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Adopting the euro in Hungary: expected costs, benefits and timing

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  • Attila Csajbók (ed.)

    ()
    (Magyar Nemzeti Bank)

  • Ágnes Csermely (ed.)

    ()
    (Magyar Nemzeti Bank)

Abstract

Accession to the Economic and Monetary Union is one of the most important steps in Hungary's European integration, which will entail abandoning the national currency and adopting the euro as domestic legal tender. For Hungary as a new member state in the EU, introduction of the euro will not be an option but an obligation. Nevertheless, new EU members will have some leeway to set the date of adopting the euro1. Therefore, it is useful to analyse the likely costs and benefits of joining the euro area for Hungary and to define the choice of medium-term economic policy strategy in the light of the results of this analysis. The National Bank of Hungary would like to contribute to the formulation of an economic policy strategy by issuing this volume, which contains a cost-benefit analysis of the likely effects of the country's joining the euro area. This analysis is confined strictly to the economic benefits and costs of introducing the euro and is not intended to examine its other possible impacts, including, for example, the implications for politics and national security. Adopting the euro will likely have a permanent impact on Hungarian economic growth. This impact will become evident through numerous channels. Bank staff have attempted to quantify and sum up the extent of this impact transmitted through the various channels. The findings of this analysis suggest that the introduction of the euro will bring about significant net gains in growth. However, welfare is influenced not only by the level and rate of GDP growth, but their stability as well. A widely fluctuating national income will produce lower welfare than a more stable one, even if on average the two income levels are identical. For this reason, it is important to examine whether joining the euro area will increase or mitigate the volatility of business cycles. In other words, the key question is whether Hungary and the euro area form an optimum currency area, that is whether the monetary policy of the euro area is capable of adequately substituting independent Hungarian monetary policy in smoothing out cyclical fluctuations. In the findings of this analysis, the euro area seems to be in most respects at least as optimal a currency area for Hungary as for less developed euro area member countries.

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Bibliographic Info

Paper provided by Magyar Nemzeti Bank (the central bank of Hungary) in its series MNB Occasional Papers with number 2002/24.

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Length: 208 pages
Date of creation: 2002
Date of revision:
Handle: RePEc:mnb:opaper:2002/24

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Related research

Keywords: currency union; convergence; monetary policy; fiscal policy.;

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References

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Cited by:
  1. Zsolt Darvas & György Szapáry, 2008. "Business Cycle Synchronization in the Enlarged EU," Open Economies Review, Springer, Springer, vol. 19(1), pages 1-19, February.
  2. Sandra Dvorsky, 2004. "Central Bank Independence in Southeastern Europe with a View to Future EU Accession," Focus on European Economic Integration, Oesterreichische Nationalbank (Austrian Central Bank), Oesterreichische Nationalbank (Austrian Central Bank), issue 2, pages 50-75.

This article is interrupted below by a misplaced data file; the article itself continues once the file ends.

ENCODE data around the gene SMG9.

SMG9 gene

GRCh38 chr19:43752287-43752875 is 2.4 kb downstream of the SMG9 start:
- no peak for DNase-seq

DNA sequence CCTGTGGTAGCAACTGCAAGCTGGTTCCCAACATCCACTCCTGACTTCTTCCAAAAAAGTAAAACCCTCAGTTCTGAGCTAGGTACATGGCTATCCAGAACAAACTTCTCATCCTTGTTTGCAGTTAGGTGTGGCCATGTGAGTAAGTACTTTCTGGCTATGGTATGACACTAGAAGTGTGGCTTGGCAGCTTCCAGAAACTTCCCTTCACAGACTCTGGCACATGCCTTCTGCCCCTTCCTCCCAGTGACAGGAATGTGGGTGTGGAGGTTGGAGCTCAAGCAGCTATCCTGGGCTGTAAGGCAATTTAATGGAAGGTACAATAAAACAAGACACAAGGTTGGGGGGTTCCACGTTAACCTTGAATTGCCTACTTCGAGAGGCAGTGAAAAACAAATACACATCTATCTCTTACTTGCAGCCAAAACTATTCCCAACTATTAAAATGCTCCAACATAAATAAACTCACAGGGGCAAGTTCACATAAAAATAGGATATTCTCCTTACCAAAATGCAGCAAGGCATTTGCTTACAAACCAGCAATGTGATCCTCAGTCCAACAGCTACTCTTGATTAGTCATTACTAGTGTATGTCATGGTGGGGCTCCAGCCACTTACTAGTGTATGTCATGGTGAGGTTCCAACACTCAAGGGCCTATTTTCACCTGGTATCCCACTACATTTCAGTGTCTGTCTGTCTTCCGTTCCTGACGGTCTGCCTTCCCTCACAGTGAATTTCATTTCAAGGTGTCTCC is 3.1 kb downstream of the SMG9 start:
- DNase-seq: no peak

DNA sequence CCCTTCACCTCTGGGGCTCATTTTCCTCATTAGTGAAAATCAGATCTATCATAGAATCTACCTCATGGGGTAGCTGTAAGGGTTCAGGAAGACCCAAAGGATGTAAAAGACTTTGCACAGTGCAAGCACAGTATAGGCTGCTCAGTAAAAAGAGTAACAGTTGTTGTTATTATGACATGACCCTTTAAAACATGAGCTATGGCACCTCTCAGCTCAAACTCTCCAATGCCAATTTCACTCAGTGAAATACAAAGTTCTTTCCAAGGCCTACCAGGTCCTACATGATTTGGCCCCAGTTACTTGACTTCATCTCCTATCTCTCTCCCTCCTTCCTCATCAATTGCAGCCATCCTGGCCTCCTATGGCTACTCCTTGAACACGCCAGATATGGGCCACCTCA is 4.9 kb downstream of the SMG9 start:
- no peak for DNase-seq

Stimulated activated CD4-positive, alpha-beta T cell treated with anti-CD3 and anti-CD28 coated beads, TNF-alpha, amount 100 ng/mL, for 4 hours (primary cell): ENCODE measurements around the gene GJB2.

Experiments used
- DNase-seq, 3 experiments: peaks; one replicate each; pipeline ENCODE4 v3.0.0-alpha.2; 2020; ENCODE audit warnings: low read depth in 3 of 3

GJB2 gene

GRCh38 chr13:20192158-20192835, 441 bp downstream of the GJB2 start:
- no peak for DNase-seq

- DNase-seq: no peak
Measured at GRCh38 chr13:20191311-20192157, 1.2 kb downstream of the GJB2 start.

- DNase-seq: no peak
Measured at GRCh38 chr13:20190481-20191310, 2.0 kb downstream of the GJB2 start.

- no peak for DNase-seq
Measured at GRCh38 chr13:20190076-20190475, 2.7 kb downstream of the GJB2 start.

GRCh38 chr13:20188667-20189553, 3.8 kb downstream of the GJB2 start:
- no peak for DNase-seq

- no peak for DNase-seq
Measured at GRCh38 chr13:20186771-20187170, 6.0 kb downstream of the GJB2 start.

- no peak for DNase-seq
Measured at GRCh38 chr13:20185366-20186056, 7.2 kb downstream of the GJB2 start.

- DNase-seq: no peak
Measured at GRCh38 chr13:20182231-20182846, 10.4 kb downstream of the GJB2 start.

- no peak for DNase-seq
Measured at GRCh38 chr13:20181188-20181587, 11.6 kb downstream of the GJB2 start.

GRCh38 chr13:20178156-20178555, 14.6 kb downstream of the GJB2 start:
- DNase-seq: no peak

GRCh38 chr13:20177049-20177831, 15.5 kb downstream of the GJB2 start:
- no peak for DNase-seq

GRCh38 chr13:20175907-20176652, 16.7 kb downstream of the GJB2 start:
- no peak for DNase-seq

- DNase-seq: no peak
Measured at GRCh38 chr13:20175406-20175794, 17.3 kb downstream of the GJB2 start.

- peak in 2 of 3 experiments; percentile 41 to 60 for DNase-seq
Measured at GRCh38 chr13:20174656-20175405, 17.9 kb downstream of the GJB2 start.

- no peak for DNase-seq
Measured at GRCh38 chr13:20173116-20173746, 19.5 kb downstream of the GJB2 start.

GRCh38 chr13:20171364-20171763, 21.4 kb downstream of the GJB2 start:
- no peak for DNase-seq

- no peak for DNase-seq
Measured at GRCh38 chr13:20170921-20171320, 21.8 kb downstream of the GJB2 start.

3. Federico Ravenna & Giovanni Lombardo, 2009. "Trade and Optimal Monetary Policy," 2009 Meeting Papers, Society for Economic Dynamics 784, Society for Economic Dynamics.
  4. Jarko Fidrmuc & Iikka Korhonen, 2006. "Meta-Analysis of the Business Cycle Correlation between the Euro Area and the CEECs," CESifo Working Paper Series 1693, CESifo Group Munich.
  5. Alexandra Ferreira Lopes, 2007. "The Costs of EMU for Transition Countries," Money Macro and Finance (MMF) Research Group Conference 2006 2, Money Macro and Finance Research Group.
  6. Ansgar Belke & Ralph Setzer, 2003. "Costs of Exchange Rate Volatility for Labour Markets - Empirical Evidence from the CEE Economies," The Economic and Social Review, Economic and Social Studies, Economic and Social Studies, vol. 34(3), pages 267–292.
  7. Paul de Grauwe & Gunther Schnabl, 2004. "Nominal versus Real Convergence with Respect to EMU Accession.How to Cope with the Balassa-Samuelson Dilemma," EUI-RSCAS Working Papers 20, European University Institute (EUI), Robert Schuman Centre of Advanced Studies (RSCAS).
  8. Peter Backé & Christian Thimann & Olga Arratibel & Oscar Calvo-Gonzalez & Arnaud Mehl & Carolin Nerlich, 2004. "The acceding countries’ strategies towards ERM II and the adoption of the euro - an analytical review," Occasional Paper Series 10, European Central Bank.
  9. Fidrmuc, Jarko & Korhonen, Iikka, 2004. "A meta-analysis of business cycle correlation between the euro area and CEECs: What do we know – and who cares?," BOFIT Discussion Papers 20/2004, Bank of Finland, Institute for Economies in Transition.
  10. Hughes Hallett, Andrew & Lewis, John, 2007. "Debt, deficits, and the accession of the new member States to the Euro," European Journal of Political Economy, Elsevier, vol. 23(2), pages 316-337, June.
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  12. Ansgar Belke & Ralph Setzer, 2003. "Exchange Rate Volatility and Employment Growth: Empirical Evidence from the CEE Economies," CESifo Working Paper Series 1056, CESifo Group Munich.
  13. Crespo Cuaresma, Jesus & Wojcik, Cezary, 2006. "Measuring monetary independence: Evidence from a group of new EU member countries," Journal of Comparative Economics, Elsevier, vol. 34(1), pages 24-43, March.

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